Condos offer the same level of style and comfort you’d often find in the area’s luxury apartments but come with the great benefits of ownership — why lease when you can own your home and build equity? And because most condos are located near urban centers, convenient commutes to work and short walks to nearby shopping centers, fine restaurants and sought-after entertainment venues often define the lifestyle of those who call them home. It’s not hard to find a great condo that offers this lifestyle.

When we say New Homes Guide is your guide to every new home community in Virginia, Maryland and Washington, DC, we mean it — condominiums are no exception. Our print guide will show you where to find condos across the region, but you can start your search on our website today. Discover more than 30 great condominium communities from over 20 of the area’s top builders, meaning the hardest decision you’ll have to make about buying a condo will be deciding which neighborhood you love most. Happy condo hunting!

Kitchen Islands: Done 7 Ways

Posted: August 19, 2016 at 3:17 pm by: NewHomesGuide

Kitchens have become the heart of modern-day homes. The days of mysterious cooking enclaves hidden from view are long gone. In their place, an era of open, dynamic social hubs is being ushered in. Now, the kitchen is evolving into a communal center — the primary destination for gathering and entertaining. No other single component is more impactful to the function of this space than the kitchen island. Its purpose and role within your overall kitchen design should cater to both those doing the cooking as well as the array of guests that it will host simultaneously. We’ve profiled a collection of islands suitable for nearly any kitchen and sensibility — which one could you envision in your new home?

1. The Center Sink

Kitchen photo

Photo Credit: Pavot Photography Studios

In the typical collection of kitchen fixtures, the sink is the most frequently employed. It fills, soaks, rinses and drains at all phases of preparation, serving and cleanup. Therefore, of the places you’ll be stationary in the kitchen, this is where you’ll linger the longest. By orienting it front and center, and facing an adjacent space, you’ll be able to stay engaged while being productive.

2. The Table Extension

Kitchen photo

Photo Credit: Maxine Schnitzer Photography

This island is for homeowners seeking an informal dining space that is integral to the kitchen but separate from the flurry of activity associated with meal preparation. As opposed to the more conventional bar arrangement, this configuration allows you and your guests to face one another while eating together. The lower height of the extension is more suitable to standard-sized dining chairs and provides a subtle distinction from the prep surface.
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Back-to-School Stress? Your New Home Can Help.

Posted: August 5, 2016 at 10:35 am by: NewHomesGuide

The new school year is almost upon us, and that means it’s almost time to return to the routine of getting the kids up and out the door, then back home in time for homework, dinner and bedtime. Anyone who’s a parent knows that it’s not always easy.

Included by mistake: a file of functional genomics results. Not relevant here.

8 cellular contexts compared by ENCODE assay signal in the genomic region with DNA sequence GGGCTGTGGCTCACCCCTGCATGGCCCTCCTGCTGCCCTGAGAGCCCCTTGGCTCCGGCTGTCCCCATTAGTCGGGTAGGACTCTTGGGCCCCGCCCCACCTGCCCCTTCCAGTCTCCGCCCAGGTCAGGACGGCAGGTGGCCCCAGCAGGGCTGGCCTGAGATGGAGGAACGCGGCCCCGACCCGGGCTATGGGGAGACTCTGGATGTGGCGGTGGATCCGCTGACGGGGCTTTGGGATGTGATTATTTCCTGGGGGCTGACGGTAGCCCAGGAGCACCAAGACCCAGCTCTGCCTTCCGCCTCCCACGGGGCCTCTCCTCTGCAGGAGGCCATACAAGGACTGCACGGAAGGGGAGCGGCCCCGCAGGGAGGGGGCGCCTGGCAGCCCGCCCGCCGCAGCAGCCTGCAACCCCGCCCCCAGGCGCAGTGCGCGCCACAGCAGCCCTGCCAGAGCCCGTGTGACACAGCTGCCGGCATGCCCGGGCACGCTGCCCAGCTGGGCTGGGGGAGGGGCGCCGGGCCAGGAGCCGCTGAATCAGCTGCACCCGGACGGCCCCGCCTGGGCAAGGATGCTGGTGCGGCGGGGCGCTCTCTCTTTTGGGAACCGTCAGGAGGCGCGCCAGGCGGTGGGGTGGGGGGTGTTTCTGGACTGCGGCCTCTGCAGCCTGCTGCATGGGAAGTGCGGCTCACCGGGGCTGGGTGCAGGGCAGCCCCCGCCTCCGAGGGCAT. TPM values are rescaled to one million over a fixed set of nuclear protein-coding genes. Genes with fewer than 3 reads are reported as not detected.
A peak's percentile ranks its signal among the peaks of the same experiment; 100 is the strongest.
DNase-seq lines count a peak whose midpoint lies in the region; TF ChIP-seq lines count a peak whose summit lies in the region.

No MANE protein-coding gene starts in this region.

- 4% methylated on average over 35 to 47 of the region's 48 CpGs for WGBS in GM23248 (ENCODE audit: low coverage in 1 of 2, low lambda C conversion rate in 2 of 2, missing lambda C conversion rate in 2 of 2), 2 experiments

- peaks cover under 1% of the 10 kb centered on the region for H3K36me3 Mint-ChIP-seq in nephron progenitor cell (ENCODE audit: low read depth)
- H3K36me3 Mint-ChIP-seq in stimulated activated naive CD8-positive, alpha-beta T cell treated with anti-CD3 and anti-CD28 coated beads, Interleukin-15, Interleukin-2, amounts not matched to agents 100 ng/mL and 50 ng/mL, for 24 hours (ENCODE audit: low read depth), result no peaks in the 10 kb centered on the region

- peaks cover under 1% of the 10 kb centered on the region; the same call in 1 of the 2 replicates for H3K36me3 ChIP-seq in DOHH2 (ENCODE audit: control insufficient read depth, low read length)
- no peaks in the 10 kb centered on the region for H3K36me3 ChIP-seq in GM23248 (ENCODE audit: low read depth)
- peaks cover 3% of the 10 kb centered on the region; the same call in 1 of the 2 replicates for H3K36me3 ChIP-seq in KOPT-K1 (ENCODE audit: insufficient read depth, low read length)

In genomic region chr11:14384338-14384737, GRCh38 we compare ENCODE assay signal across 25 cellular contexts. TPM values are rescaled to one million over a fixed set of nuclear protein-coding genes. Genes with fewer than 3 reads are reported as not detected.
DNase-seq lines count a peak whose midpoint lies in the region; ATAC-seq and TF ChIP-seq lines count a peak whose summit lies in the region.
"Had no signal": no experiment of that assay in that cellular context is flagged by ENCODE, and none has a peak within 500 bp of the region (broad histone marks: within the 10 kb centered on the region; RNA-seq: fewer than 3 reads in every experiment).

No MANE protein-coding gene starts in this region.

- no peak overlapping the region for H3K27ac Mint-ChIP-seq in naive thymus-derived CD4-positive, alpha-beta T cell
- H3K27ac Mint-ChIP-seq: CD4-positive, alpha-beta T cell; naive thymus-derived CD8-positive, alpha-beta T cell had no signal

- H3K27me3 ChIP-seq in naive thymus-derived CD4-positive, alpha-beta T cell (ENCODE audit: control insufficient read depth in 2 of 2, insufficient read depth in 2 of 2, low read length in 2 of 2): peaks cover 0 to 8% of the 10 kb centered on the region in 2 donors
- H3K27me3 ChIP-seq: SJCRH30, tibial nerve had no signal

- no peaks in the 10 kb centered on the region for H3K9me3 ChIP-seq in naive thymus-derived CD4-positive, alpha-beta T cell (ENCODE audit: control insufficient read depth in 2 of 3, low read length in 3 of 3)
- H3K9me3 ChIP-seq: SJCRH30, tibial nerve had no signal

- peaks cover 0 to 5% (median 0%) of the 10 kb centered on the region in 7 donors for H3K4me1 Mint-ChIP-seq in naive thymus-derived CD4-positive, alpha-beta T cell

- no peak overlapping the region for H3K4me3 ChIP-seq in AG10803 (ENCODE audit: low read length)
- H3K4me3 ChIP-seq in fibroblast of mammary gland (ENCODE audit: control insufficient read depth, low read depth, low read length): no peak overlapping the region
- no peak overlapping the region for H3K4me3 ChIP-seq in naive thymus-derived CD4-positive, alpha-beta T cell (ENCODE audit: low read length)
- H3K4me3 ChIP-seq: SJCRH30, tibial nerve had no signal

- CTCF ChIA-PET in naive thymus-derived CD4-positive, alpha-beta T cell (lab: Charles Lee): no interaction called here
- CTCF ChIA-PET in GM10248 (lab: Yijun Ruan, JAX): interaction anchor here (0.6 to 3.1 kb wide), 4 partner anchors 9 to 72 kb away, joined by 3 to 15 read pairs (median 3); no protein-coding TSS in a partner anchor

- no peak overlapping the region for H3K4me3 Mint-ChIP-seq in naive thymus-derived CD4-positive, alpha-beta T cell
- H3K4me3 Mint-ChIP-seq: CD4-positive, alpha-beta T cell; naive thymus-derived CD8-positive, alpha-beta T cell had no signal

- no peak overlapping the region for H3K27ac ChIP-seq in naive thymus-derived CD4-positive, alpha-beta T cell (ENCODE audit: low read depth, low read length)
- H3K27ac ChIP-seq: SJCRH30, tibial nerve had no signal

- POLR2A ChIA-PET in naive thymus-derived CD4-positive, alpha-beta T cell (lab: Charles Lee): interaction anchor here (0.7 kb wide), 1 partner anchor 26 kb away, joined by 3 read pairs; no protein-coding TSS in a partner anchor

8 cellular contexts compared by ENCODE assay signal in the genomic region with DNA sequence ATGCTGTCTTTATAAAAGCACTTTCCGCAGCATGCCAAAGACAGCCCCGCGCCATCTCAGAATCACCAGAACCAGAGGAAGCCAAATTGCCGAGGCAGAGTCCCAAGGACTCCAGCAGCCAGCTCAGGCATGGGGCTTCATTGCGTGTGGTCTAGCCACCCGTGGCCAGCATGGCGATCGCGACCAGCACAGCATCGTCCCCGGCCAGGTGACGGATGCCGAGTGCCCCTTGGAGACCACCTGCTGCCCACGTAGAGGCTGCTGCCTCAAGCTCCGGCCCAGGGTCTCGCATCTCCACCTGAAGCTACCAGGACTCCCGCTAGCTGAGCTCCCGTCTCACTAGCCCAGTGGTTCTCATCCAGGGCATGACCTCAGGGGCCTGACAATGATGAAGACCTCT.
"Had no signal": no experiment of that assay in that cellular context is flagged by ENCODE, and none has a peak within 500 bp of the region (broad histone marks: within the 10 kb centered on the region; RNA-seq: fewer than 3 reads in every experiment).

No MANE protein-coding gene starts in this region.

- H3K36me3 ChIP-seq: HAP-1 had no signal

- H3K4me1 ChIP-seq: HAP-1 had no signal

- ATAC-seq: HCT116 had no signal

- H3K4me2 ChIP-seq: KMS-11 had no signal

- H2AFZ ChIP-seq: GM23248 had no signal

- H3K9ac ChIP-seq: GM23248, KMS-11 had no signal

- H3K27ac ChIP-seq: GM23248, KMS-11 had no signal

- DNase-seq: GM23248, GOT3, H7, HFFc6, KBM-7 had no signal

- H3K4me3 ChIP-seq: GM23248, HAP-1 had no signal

What if your home could help keep your family’s life more organized, efficient and simple?

Many homebuilders are designing their homes to help make that happen. Here are a few design elements to look for in your new home to make getting back to school a breeze.

Study Centers

You want to ensure the kids are getting their homework done every night, right? But dinner has to get done, too. Study centers — spacious desk areas located in or just off the kitchen — are the perfect solution, letting you cook and keep an eye on the kids. They’re also an ideal spot to organize your mail or bills when you come home each day.

Mudrooms and Drop Zones

With all the backpacks, sports bags, gym bags, purses and briefcases that fill your home, wouldn’t it be helpful to have a system to keep track of it all?

Fortunately, many new homes feature expanded mudrooms or drop zones. You can hang backpacks and bags on hooks or stored in cubbies to keep them out of the way when everyone is home, helping you keep everything organized and getting you in and out the door faster.

Charging Stations

Raise your hand if it feels like your home is overrun by cords and cables.

In today’s world, getting through your day without using your phone, tablet or laptop is pretty much out of the question. That’s why charging stations are a popular addition to many new homes. Helping you keep your home organized, these rooms include plenty of outlets and enough room to charge your devices when you’re not using them.

Looking to find a new home in time for the new school year? See all of the Move-In-Now communities in the area from some of the top builders in the region in the latest issue of New Homes Guide or by searching our website today.

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DR Horton — The Brandywine

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DR Horton — The Easton

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K. Hovnanian — The Addison

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K. Hovnanian — The Tara

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Pulte Homes — Pulte Planning Center — The Kingswood

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Pulte Homes — Pulte Planning Center — The Sherwood

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Van Metre Homes — The Barrington

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Van Metre Homes — The Townsend Collection

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Winchester Homes — The Milburn

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Winchester Homes — The Langley II